Nov 21, 2017 | By Alec

Researchers at the renowned Swiss Federal Institute of Technology in Zurich (ETH Zurich) are breaking new ground in the rapidly expanding field of 4D printing. As outlined in a new study by Mechanical and Process Engineering professors Marius Wagner, Tian Chen, and Kristina Shea, shape memory polymers have been found to be an important catalyst in creating 4D prints with enhanced adaptability and control. According to the authors’ publication in the scientific journal 3D Printing and Additive Manufacturing, using these specialized polymers can enable prints with pre-determined area changes up to 200%. In other words, these cutting-edge prints can expand up to two-times their original size, opening up endless possibilities for the manufacturing of the future.

It’s been a long time coming for the world’s proponents of 4D printing, an evolution of 3D printing in which the fourth dimension is time. As one of the most buzz-worthy innovations emerging in labs around the world, this (literally) expanding technology allows scientists to 3D print objects that reshape themselves or self-assemble over time into pre-determined structures. Although it’s a technology that’s still very much in its research and development stage, the future looks bright for 4D printing, which was recently named a megatrend to watch over the next 5 years by the Gartner Hype Cycle for Emerging Technologies 2017 report.

Now, ETH Zurich researchers are rapidly working to make that future a reality. As explained in their paper “Large Shape Transforming 4D Auxetic Structures,” the Swiss engineering team shows that beyond adapting and reverting, 4D printed structures can exhibit changes in area up to two hundred percent. The key to guiding these complex geometries, it turns out, is in heat activation. By 3D printing in auxetic meta-materials, ie. shape memory polymers with thermoviscoelastic material properties, time can be engaged as the fourth dimension—when and how we tell it to.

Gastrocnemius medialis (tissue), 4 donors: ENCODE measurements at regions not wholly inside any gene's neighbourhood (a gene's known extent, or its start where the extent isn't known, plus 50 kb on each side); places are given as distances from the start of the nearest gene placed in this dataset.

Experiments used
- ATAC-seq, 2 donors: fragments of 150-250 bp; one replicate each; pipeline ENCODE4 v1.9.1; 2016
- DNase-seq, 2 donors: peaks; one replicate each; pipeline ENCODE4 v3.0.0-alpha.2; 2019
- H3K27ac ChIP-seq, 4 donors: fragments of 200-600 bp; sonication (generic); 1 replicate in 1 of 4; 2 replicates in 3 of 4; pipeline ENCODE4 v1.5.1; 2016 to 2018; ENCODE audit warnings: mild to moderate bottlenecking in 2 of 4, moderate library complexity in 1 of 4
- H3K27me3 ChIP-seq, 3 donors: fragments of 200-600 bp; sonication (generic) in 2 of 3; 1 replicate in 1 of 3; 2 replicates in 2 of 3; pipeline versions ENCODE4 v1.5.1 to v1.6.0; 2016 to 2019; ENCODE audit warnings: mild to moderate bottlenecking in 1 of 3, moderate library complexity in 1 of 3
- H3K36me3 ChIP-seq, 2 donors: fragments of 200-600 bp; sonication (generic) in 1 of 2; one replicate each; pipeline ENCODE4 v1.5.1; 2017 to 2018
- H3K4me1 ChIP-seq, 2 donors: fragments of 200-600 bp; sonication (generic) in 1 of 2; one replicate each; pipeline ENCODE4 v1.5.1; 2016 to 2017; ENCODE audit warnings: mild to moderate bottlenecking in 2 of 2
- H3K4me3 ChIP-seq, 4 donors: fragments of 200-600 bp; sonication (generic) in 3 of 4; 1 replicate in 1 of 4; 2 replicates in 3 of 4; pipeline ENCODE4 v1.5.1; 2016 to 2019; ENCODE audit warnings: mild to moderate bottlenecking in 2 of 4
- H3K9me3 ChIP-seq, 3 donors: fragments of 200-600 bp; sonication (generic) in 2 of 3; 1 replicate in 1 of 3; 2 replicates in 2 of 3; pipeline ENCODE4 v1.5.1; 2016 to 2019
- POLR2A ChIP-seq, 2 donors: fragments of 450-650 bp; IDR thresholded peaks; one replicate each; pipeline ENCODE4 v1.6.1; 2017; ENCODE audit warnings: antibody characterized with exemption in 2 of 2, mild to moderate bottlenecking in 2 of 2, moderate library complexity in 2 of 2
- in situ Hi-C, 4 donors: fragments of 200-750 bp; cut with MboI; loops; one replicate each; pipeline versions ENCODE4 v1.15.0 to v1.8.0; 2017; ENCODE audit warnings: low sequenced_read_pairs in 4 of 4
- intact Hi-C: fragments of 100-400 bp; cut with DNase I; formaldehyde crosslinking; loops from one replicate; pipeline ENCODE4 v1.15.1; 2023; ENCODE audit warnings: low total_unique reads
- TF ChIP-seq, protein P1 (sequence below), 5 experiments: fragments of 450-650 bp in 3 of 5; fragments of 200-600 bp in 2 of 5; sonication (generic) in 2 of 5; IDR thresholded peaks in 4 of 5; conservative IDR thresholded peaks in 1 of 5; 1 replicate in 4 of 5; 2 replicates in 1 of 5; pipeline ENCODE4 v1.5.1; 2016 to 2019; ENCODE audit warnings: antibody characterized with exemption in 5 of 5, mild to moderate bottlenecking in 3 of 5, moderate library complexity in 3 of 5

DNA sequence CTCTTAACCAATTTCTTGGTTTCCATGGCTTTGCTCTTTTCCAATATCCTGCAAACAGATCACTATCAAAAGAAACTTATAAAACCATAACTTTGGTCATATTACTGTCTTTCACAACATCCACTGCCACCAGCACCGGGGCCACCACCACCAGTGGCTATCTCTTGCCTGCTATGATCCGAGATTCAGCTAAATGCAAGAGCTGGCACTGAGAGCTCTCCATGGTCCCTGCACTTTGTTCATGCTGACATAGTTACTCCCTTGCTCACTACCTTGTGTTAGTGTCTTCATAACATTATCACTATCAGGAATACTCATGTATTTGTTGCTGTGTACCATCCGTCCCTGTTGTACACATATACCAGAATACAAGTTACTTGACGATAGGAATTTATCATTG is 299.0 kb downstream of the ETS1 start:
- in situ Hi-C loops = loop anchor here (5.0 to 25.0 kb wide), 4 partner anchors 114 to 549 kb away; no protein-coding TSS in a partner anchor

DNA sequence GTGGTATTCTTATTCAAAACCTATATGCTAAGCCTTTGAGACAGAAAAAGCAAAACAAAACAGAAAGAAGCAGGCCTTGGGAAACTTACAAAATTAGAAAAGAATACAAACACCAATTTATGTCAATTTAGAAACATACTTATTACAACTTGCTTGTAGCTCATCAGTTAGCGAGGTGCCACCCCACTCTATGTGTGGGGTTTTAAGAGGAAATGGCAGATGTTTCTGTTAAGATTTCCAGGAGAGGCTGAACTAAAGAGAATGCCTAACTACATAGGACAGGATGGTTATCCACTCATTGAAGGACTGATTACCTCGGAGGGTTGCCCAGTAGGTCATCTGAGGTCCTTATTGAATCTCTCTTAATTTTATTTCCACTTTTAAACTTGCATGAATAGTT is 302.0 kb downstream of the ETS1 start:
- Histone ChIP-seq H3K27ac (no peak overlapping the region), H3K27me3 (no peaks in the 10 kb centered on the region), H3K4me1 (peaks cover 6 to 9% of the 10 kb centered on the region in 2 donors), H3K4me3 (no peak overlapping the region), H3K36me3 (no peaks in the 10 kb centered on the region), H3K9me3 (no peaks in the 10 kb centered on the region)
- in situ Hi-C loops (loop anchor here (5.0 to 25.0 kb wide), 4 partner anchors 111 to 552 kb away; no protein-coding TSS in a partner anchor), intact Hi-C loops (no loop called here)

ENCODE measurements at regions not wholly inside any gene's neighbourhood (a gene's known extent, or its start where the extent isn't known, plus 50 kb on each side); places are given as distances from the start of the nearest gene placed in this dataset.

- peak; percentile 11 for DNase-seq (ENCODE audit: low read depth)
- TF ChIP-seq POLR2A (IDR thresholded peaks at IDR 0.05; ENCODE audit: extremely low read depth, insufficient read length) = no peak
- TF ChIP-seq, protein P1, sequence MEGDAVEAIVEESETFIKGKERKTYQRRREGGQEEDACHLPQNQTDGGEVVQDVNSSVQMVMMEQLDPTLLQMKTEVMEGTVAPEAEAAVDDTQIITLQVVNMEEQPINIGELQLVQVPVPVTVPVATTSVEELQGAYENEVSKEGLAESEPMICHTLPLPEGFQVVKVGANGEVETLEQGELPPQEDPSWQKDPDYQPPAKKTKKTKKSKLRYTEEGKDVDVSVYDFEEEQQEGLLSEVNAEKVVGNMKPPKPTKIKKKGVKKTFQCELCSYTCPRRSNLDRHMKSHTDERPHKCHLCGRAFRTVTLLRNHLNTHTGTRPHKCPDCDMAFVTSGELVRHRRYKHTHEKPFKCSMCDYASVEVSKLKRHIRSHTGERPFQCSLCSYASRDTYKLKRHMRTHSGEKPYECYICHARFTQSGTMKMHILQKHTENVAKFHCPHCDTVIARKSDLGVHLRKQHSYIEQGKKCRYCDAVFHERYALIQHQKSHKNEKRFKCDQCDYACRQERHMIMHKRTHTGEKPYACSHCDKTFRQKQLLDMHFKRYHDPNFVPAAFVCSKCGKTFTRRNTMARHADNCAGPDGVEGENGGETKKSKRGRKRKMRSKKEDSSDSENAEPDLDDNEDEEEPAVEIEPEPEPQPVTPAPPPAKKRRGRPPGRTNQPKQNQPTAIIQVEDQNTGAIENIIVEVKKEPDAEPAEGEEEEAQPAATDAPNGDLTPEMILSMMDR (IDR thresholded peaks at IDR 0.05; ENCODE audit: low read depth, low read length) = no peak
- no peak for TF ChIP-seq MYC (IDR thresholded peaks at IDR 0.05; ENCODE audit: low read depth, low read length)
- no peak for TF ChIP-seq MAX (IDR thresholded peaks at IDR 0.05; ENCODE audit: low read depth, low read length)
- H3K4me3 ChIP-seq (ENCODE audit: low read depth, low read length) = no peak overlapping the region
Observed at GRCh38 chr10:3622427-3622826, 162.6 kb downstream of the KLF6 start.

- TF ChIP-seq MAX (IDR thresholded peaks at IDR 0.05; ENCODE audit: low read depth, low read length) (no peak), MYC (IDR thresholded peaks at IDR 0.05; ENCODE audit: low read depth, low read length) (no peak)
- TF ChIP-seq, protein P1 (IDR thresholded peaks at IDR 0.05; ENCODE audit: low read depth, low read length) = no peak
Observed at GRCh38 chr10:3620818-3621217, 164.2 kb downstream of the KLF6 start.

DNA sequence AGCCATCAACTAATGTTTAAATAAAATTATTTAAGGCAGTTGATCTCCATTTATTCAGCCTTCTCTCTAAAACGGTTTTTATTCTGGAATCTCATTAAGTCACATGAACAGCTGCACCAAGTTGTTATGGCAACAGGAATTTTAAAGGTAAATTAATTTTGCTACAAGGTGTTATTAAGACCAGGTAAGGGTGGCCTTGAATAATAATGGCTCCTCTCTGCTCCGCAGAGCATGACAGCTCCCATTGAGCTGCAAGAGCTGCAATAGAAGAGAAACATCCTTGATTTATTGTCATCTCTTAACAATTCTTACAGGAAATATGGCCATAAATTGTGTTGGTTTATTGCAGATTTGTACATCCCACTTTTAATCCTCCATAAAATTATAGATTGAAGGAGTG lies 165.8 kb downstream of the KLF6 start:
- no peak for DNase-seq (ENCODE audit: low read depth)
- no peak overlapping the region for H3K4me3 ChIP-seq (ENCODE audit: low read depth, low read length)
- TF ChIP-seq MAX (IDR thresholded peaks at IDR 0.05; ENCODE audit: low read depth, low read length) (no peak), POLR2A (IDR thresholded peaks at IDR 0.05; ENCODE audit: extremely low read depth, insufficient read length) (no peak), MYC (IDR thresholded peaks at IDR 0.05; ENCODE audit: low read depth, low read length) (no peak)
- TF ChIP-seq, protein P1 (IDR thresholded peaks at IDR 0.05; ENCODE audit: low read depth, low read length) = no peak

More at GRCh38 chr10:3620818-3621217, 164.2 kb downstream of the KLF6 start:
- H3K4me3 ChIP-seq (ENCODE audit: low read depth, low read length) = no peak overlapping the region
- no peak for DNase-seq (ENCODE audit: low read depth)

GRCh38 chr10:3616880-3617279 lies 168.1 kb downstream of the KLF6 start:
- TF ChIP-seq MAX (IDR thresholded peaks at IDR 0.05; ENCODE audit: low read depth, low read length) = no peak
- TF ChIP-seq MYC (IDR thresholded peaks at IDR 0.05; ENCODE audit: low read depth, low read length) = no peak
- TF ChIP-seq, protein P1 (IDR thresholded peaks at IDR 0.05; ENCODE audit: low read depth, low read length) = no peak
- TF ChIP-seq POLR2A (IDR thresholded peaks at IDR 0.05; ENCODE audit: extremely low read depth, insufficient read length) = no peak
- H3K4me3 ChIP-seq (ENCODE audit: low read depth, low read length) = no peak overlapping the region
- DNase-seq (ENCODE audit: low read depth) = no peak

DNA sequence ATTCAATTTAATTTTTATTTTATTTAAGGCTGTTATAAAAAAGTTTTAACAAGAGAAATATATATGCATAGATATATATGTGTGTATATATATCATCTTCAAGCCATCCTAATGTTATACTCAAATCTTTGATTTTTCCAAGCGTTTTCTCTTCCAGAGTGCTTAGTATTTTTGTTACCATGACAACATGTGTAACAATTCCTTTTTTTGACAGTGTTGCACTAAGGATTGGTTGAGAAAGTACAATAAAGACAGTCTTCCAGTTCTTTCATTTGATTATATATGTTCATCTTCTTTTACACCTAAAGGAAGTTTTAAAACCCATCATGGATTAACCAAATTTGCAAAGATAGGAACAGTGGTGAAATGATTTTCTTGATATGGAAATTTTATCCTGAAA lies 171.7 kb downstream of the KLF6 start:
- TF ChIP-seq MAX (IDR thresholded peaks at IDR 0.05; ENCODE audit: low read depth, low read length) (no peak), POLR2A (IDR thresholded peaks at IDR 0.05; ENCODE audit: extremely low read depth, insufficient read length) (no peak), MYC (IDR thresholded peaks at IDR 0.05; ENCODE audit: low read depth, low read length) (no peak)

“4D printing has large untapped potential in applications where configuration change cannot be manually achieved and where electromechanical actuation is not feasible, for example, in aerospace and in medical fields,” explain the ETH Zurich researchers. “In addition, 4D designs have the advantage of volume and support reduction.”

Experimentation has always been at the fore of developing 4D printing, but this time, the ETH Zurich team paid close attention to their predecessors’ past challenges. After examining an extensive array of projects by other researchers, the team opted to implement material that could be tiled to form active structures. They were then able to focus more intently on the programming side of their design, with a new emphasis on simplified procedures.

While “auxetic meta-materials” may sound like a mouthful, the team asserts that the proposed meta-materials are actually one single material, synthesized from commercially available products via inexpensive inkjet printing processes. In this case, the ETH Zurich scientists used a Stratasys Objet500 Connex3 3D printer for creating the meta-material, which was chiefly fabricated with VeroWhitePlus RGD835 from Stratasys’ PolyJet series. This innovative use of pre-existing materials and equipment also broadens the potential for fabricating 4D designs in a wide variety of applications, the team notes.

Read the full article for yourself here.

 

 

Posted in 3D Printing Technology

 

 

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